season opener at Boerne Champion High School gymnasium against the Hill Country’s Lone Star Law team on Jan. 20. While former San Antonio College Coach Curtis McGlown and his Texas Surge did not walk away with the victory, there remain 23 more games in the season. If the team continues to play with the same intensity and passion, this should turn out to be a great season for the team and the Lone Star Conference. The ABL’s season runs from January through March, with all games played on Fridays and Sundays. The Texas Surge, owned by TS Investment Group LLC, calls the Palo Alto Community College gymnasium home court. Le Moure Stephens, executive director of the Lone Star Conference, says the players in this Texas conference “have an age range from 21 to 30, give or take a few. We have a couple of older guys out there, and a few young ones, too.” Regardless of the age of the players, the first game was entertaining and family friendly, with an entrance fee of $7 for adults ($5 for seniors, military, students, or those aged 12-16; children under 12 are free), and soda, pizza and candy, all of which made the quick-paced game more enjoyable. While some would say the addition of another team to the already saturated sports market isn’t in San Antonio’s best interest, Debbie Walton with the Lone Star Law says, “We are tapping a different market from the other basketball leagues in town. The ABL follows FIBA rules, which are the same regulations played in the Olympics — it’s a more upbeat game.” For those of you who might not know exactly what the difference between NBA and FIBA is, let me try to clear it up as quickly as possible: FIBA has four 10-minute periods, a two-minute break between quarters set aside for the 15-minute halftime, smaller court dimensions (3 feet, 2 inches by 9 feet, 5 inches), a five-foul limit and two referees. Each team is allowed a full timeout in the first three periods and two in the fourth, which can only be called by the coaches. There are only 12 legal jersey numbers (4 through 15), and closely guarding a player with the ball for five seconds is legal. Walton adds, “We are doing our part to build a strong sense of community within our league. Our players and coaches are approachable and want to interact with their fans, along with their community. The teams are working with several Boys and Girls Clubs in the area, inviting them out as special guests to many of our games. The players are also working on basketball clinics with Roy Maas Youth Alternatives." At the first game it was visible to spectators that the players definitely put fans first. Several younger fans were tapping the backs of the Texas Surge players during the game just to say “hello.” The young fans were not scolded or pushed back to their seats, but were greeted with wide smiles and grateful responses. That in itself was a moment that personified what the league is all about. The Texas Surge had its first home game Jan. 27 at the Palo Alto Community College gymnasium. For more information on the ABL or the Texas Surge, visit their website at www.abl-hoops.com.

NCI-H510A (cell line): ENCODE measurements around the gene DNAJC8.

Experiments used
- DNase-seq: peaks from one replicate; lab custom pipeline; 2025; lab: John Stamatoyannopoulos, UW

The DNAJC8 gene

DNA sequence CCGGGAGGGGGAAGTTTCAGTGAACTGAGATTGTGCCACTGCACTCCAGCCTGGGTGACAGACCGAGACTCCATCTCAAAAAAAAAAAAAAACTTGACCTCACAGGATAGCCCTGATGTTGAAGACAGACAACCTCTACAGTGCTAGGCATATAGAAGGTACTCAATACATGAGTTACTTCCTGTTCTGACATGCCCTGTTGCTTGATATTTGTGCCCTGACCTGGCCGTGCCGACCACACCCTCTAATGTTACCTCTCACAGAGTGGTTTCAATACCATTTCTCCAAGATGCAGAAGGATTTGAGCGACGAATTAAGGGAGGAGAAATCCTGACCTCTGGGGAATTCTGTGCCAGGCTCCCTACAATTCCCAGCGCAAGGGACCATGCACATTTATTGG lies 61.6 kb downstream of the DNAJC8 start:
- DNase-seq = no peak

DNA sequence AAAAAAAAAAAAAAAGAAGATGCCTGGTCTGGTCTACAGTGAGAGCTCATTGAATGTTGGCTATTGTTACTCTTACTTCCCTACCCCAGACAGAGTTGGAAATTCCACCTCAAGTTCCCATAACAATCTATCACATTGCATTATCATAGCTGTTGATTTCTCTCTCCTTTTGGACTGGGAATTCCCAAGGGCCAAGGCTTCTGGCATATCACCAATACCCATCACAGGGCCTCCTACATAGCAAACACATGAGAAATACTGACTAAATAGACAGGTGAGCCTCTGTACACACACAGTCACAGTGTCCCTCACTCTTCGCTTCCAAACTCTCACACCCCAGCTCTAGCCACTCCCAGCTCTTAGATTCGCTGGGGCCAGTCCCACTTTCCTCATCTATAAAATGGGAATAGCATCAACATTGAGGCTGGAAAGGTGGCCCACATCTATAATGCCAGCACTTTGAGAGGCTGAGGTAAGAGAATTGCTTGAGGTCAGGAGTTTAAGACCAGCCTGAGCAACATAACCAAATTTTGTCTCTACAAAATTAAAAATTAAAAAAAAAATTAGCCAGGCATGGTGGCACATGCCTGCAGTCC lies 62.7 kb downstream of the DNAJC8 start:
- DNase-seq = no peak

by JEFF DEGNER
johnbraid / Shutterstock.com
SAN ANTONIO MAN
ONLY IN SCOTLAND produce whisky. Speyside and Highland are the
In 2003 I took a job transfer that relocated
process used to dry the grain. Each region has
me to Scotland for nine months. Prior to moving
its own preference of the grain and the type of
more popular and larger regions followed by
there, most of my knowledge of Scottish history
barrels used to age the whiskey. Some distill-
Islay, Lowland and Campbeltown. I am more of
was taken from Mike Meyer Saturday Night Live
eries will use freshly charred barrels, and others
a Highland fan since that is where I spent most
skits or from the movie Braveheart. Even worse
prefer used wine barrels that have held port,
of my time while living there. While the Balvenie
was my knowledge of Scotch whisky. Up until then I had had one really bad expe-
sherry or Madeira to create the flavor profile
12-year-old double cask is my go-to, the 14-
they want. A lot of the flavor and color is ex-
year-old Oban is my favorite to drink. The nose
rience with a cheap blend and had all but given
tracted from the barrels, so picking the right
has a beautiful peaty, tobacco and salty flavor
up on ever drinking Scotch again. One of the
type of barrel is very important.
that transports me back to one of Scotland’s
first things that was taught to me by my Scot-
Here are some of the more
many coastal towns. I always keep a bottle
tish co-workers (besides the fact that William
famous regions that produce
around the house for any occasion that de-
Wallace was much taller than Mel Gibson) is
whiskey, along with some of my
serves a little something special.
that Scotch is as much a part of their day-to-
day life as is football and fish and chips.
United States — There is a wide
Canada — This is usually a rye whiskey that needs to be barrel aged for a minimum of
When I returned home nine months later and
range of types and diversity that make up
three years. Caramel and other flavors may be
had been properly schooled in the joys of sa-
American whiskey. Depending on your palate,
added. Most of my experience with Canadian
voring a nice dram of a single malt Scotch, I
you can choose from Tennessee, bourbon, rye
whiskey has not been favorable, but I have
wanted to further expand my horizons by trying
or corn. While the traditionalist in me loves a